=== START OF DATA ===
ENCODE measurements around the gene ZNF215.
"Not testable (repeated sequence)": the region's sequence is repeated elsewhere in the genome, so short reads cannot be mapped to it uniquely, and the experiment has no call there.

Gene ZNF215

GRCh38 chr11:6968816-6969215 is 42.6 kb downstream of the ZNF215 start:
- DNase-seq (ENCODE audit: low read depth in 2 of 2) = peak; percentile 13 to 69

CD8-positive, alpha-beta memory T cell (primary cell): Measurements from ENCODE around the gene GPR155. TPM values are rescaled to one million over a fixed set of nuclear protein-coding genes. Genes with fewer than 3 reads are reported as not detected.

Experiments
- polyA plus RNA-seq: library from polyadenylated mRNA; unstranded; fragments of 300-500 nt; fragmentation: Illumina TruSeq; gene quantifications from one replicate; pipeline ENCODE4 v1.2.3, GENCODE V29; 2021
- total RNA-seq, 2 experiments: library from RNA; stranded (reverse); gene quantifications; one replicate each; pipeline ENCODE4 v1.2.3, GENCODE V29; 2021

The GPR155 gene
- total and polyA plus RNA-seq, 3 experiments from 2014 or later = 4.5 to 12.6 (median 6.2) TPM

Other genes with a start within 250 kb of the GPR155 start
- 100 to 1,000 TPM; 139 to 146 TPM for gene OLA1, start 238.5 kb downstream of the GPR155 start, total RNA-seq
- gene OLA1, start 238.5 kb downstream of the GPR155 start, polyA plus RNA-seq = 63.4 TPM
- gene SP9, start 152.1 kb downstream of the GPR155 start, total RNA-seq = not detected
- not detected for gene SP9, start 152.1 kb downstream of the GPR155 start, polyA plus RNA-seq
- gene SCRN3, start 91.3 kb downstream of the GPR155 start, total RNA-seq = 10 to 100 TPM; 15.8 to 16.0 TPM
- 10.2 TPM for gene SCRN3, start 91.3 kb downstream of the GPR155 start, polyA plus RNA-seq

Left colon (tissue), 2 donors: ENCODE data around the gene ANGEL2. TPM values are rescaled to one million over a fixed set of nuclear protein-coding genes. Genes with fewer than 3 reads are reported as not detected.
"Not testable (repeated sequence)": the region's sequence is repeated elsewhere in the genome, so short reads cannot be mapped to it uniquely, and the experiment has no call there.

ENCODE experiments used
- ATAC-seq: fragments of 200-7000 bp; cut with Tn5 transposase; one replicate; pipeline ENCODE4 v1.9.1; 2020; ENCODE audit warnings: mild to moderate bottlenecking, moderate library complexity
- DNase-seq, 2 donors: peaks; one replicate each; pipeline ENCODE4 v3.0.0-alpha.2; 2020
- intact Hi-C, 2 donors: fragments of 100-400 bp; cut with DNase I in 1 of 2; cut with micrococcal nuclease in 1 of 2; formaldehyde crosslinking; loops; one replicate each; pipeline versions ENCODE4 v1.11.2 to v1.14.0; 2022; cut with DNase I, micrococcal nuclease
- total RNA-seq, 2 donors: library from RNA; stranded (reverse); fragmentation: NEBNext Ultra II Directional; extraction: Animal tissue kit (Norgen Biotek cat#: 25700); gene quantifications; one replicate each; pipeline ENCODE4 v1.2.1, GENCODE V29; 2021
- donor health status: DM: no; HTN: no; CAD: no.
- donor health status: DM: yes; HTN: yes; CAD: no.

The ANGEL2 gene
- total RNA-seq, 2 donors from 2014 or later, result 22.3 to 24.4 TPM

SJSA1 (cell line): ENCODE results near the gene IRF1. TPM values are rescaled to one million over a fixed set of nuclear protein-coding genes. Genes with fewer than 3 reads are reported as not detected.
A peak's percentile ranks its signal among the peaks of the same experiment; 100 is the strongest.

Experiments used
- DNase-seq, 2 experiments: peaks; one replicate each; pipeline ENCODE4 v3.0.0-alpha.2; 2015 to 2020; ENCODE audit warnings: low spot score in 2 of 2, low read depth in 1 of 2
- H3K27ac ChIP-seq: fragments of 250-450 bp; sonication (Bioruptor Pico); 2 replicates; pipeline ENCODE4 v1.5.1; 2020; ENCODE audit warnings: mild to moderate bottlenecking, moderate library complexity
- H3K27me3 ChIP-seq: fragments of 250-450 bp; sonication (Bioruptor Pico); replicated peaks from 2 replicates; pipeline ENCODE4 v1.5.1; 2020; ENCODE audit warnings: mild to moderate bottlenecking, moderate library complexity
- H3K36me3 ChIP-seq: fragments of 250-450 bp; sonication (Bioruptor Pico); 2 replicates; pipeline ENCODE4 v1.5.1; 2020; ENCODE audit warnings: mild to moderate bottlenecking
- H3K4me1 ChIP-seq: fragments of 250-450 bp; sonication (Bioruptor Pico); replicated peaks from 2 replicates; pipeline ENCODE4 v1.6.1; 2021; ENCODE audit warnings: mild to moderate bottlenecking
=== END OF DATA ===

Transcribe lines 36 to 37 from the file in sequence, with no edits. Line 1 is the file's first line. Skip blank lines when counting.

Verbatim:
- H3K36me3 ChIP-seq: fragments of 250-450 bp; sonication (Bioruptor Pico); 2 replicates; pipeline ENCODE4 v1.5.1; 2020; ENCODE audit warnings: mild to moderate bottlenecking
- H3K4me1 ChIP-seq: fragments of 250-450 bp; sonication (Bioruptor Pico); replicated peaks from 2 replicates; pipeline ENCODE4 v1.6.1; 2021; ENCODE audit warnings: mild to moderate bottlenecking